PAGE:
[Numpy-discussion] core library structure
Fri Feb 4 13:23:42 CST 2011
Darren Dale writes:
> With generic functions, you wouldn't have to remember to use the ufunc
> provided by masked array for one type, or the default numpy for
> another type.
Sorry, but I don't see how generic functions should be a better approach
compared to redefining methods on masked_array . In both cases you
have to define them one-by-one.
 assuming 'np.foo' and 'ma.foo' (which would now be obsolete) simply
call 'instance.foo', which in the ndarray level is the 'foo' ufunc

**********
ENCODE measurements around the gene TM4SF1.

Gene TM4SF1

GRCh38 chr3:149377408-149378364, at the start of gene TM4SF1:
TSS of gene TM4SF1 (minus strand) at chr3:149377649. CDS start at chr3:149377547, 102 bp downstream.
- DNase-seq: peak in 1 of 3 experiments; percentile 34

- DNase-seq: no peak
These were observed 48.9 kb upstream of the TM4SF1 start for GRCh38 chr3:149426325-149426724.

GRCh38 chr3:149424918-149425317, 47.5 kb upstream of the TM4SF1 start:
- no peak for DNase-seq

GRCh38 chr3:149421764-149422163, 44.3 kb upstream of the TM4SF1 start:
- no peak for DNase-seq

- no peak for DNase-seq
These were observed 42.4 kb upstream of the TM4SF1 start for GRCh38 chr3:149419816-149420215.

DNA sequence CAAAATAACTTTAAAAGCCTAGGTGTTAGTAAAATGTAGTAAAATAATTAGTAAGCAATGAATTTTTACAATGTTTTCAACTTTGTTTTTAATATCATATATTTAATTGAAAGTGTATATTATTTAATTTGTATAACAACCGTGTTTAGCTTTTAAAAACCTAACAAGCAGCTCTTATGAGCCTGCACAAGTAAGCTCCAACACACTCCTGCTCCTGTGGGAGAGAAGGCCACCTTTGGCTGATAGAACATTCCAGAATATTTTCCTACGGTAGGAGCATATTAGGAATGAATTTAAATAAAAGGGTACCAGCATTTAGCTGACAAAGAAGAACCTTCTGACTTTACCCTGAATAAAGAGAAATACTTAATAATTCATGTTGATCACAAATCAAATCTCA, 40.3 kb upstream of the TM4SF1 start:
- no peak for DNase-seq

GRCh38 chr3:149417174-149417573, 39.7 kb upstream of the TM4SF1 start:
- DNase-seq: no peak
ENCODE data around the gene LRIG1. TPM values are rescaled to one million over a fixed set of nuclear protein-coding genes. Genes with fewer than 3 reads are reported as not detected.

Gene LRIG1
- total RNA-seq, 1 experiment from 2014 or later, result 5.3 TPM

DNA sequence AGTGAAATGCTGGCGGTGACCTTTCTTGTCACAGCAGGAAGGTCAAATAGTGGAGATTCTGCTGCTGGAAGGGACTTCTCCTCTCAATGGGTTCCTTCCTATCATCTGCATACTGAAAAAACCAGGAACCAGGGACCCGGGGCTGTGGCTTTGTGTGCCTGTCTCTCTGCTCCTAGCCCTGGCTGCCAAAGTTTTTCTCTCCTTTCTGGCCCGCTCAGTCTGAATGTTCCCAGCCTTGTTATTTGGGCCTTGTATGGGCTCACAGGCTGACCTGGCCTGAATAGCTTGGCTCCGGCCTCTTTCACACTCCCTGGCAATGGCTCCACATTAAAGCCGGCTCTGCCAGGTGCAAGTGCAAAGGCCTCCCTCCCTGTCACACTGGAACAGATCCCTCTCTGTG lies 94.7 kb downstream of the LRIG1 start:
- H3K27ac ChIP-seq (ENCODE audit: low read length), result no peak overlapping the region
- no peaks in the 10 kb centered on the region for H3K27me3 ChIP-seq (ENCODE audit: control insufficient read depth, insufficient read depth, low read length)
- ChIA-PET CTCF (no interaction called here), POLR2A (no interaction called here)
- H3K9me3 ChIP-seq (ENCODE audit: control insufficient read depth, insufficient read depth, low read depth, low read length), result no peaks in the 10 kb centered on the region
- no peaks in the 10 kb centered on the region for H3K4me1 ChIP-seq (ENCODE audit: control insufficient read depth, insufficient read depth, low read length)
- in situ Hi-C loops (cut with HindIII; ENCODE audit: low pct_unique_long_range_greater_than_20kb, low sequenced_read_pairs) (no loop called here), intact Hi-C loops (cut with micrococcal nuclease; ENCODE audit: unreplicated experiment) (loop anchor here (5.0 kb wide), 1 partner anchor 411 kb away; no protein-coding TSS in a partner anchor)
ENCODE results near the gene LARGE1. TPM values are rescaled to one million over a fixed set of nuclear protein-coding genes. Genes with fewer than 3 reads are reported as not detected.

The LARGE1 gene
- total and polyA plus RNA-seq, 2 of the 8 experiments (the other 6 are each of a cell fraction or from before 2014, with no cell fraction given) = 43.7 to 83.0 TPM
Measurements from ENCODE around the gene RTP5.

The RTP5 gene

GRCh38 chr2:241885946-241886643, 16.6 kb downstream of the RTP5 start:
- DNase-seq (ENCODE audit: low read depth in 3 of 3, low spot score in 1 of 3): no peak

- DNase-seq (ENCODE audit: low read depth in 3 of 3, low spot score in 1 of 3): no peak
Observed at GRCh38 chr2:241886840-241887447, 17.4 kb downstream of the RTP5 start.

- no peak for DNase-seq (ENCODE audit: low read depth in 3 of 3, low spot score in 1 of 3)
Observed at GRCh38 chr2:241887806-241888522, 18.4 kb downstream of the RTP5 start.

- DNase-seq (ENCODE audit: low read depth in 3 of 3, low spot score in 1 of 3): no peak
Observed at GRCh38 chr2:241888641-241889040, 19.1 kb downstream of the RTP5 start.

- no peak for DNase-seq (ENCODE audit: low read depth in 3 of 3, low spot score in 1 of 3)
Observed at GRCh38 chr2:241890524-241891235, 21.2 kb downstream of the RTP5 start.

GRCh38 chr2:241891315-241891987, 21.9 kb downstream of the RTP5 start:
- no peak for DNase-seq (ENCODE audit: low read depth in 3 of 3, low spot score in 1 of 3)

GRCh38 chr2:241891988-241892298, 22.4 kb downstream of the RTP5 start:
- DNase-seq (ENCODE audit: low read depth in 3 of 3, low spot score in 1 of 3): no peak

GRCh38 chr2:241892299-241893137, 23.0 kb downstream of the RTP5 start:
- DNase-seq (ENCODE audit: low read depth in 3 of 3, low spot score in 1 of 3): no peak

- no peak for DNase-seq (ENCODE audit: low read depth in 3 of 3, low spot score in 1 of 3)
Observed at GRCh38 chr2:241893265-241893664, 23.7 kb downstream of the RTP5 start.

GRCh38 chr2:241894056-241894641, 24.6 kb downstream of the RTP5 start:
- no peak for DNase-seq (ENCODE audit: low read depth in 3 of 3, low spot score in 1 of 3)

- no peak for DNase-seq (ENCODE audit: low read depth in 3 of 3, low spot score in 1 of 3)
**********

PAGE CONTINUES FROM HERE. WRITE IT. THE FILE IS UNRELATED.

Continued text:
Well, yes. I do see an advantage, if the number of methods grows too
large (which is probably what started your concerns).
Where I do see a utility for generic functions is as cross-cutting
points for class-oblivious extensions, like deferred evaluation
(although then you lose concise and per-object control of when to
enable/disable deferred evaluation). But then you need "implicitly
chained" implementations for the generic functions (which might lead to
poor performance, I just don't know).
"And it's much the same thing with knowledge, for whenever you learn
something new, the whole world becomes that much richer."
-- The Princess of Pure Reason, as told by Norton Juster in The Phantom
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